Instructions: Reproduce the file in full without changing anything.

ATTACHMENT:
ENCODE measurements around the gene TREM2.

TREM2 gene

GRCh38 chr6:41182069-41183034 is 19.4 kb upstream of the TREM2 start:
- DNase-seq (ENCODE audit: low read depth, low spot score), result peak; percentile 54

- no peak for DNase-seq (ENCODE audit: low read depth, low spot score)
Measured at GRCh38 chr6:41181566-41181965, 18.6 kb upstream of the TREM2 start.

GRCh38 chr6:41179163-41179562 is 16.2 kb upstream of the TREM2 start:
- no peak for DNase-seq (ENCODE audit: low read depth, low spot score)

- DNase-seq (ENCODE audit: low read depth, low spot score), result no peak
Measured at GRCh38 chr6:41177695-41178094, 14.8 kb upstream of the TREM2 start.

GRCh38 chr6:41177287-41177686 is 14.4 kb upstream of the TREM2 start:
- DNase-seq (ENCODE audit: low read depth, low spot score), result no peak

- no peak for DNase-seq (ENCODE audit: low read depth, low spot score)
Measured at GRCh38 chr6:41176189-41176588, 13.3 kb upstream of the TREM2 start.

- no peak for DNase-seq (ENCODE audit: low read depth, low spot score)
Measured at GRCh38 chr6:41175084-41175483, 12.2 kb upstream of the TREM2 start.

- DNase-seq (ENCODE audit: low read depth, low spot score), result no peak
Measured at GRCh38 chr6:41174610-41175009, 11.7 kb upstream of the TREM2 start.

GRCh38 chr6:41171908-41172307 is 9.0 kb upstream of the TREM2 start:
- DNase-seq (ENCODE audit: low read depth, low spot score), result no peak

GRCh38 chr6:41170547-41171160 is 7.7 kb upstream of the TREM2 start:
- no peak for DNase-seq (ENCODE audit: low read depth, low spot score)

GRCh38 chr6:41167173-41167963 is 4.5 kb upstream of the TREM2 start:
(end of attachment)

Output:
ENCODE measurements around the gene TREM2.

TREM2 gene

GRCh38 chr6:41182069-41183034 is 19.4 kb upstream of the TREM2 start:
- DNase-seq (ENCODE audit: low read depth, low spot score), result peak; percentile 54

- no peak for DNase-seq (ENCODE audit: low read depth, low spot score)
Measured at GRCh38 chr6:41181566-41181965, 18.6 kb upstream of the TREM2 start.

GRCh38 chr6:41179163-41179562 is 16.2 kb upstream of the TREM2 start:
- no peak for DNase-seq (ENCODE audit: low read depth, low spot score)

- DNase-seq (ENCODE audit: low read depth, low spot score), result no peak
Measured at GRCh38 chr6:41177695-41178094, 14.8 kb upstream of the TREM2 start.

GRCh38 chr6:41177287-41177686 is 14.4 kb upstream of the TREM2 start:
- DNase-seq (ENCODE audit: low read depth, low spot score), result no peak

- no peak for DNase-seq (ENCODE audit: low read depth, low spot score)
Measured at GRCh38 chr6:41176189-41176588, 13.3 kb upstream of the TREM2 start.

- no peak for DNase-seq (ENCODE audit: low read depth, low spot score)
Measured at GRCh38 chr6:41175084-41175483, 12.2 kb upstream of the TREM2 start.

- DNase-seq (ENCODE audit: low read depth, low spot score), result no peak
Measured at GRCh38 chr6:41174610-41175009, 11.7 kb upstream of the TREM2 start.

GRCh38 chr6:41171908-41172307 is 9.0 kb upstream of the TREM2 start:
- DNase-seq (ENCODE audit: low read depth, low spot score), result no peak

GRCh38 chr6:41170547-41171160 is 7.7 kb upstream of the TREM2 start:
- no peak for DNase-seq (ENCODE audit: low read depth, low spot score)

GRCh38 chr6:41167173-41167963 is 4.5 kb upstream of the TREM2 start: